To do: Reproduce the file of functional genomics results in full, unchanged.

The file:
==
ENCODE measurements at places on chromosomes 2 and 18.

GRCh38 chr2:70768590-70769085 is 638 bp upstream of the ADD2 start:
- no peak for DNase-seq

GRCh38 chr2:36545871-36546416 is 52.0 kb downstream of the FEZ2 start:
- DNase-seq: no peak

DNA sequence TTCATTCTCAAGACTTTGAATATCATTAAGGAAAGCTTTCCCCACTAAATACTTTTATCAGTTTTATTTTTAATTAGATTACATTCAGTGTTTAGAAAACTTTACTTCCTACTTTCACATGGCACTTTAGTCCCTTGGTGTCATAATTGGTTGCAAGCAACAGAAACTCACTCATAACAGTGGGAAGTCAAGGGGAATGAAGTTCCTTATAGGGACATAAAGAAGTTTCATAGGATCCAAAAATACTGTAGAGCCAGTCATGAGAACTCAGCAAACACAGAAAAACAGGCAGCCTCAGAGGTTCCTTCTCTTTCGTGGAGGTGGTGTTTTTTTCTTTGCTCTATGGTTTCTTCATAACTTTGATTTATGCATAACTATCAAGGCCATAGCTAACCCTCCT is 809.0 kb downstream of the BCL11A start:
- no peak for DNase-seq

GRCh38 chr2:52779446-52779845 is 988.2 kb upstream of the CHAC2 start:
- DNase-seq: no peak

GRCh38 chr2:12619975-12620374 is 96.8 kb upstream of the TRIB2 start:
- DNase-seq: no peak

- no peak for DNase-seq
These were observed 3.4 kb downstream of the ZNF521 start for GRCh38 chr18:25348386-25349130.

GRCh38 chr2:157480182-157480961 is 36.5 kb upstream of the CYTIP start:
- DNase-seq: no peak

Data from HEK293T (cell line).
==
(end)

ENCODE measurements at places on chromosomes 2 and 18.

GRCh38 chr2:70768590-70769085 is 638 bp upstream of the ADD2 start:
- no peak for DNase-seq

GRCh38 chr2:36545871-36546416 is 52.0 kb downstream of the FEZ2 start:
- DNase-seq: no peak

DNA sequence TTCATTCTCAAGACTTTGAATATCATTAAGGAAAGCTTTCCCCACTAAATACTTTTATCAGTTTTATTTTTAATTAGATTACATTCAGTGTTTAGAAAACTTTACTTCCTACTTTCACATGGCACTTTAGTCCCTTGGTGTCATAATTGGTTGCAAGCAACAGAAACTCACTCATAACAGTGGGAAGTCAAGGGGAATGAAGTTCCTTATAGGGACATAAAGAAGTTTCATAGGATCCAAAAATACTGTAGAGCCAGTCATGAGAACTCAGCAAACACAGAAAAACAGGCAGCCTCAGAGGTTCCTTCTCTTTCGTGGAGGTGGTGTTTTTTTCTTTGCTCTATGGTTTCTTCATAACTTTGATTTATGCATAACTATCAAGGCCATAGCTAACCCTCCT is 809.0 kb downstream of the BCL11A start:
- no peak for DNase-seq

GRCh38 chr2:52779446-52779845 is 988.2 kb upstream of the CHAC2 start:
- DNase-seq: no peak

GRCh38 chr2:12619975-12620374 is 96.8 kb upstream of the TRIB2 start:
- DNase-seq: no peak

- no peak for DNase-seq
These were observed 3.4 kb downstream of the ZNF521 start for GRCh38 chr18:25348386-25349130.

GRCh38 chr2:157480182-157480961 is 36.5 kb upstream of the CYTIP start:
- DNase-seq: no peak

Data from HEK293T (cell line).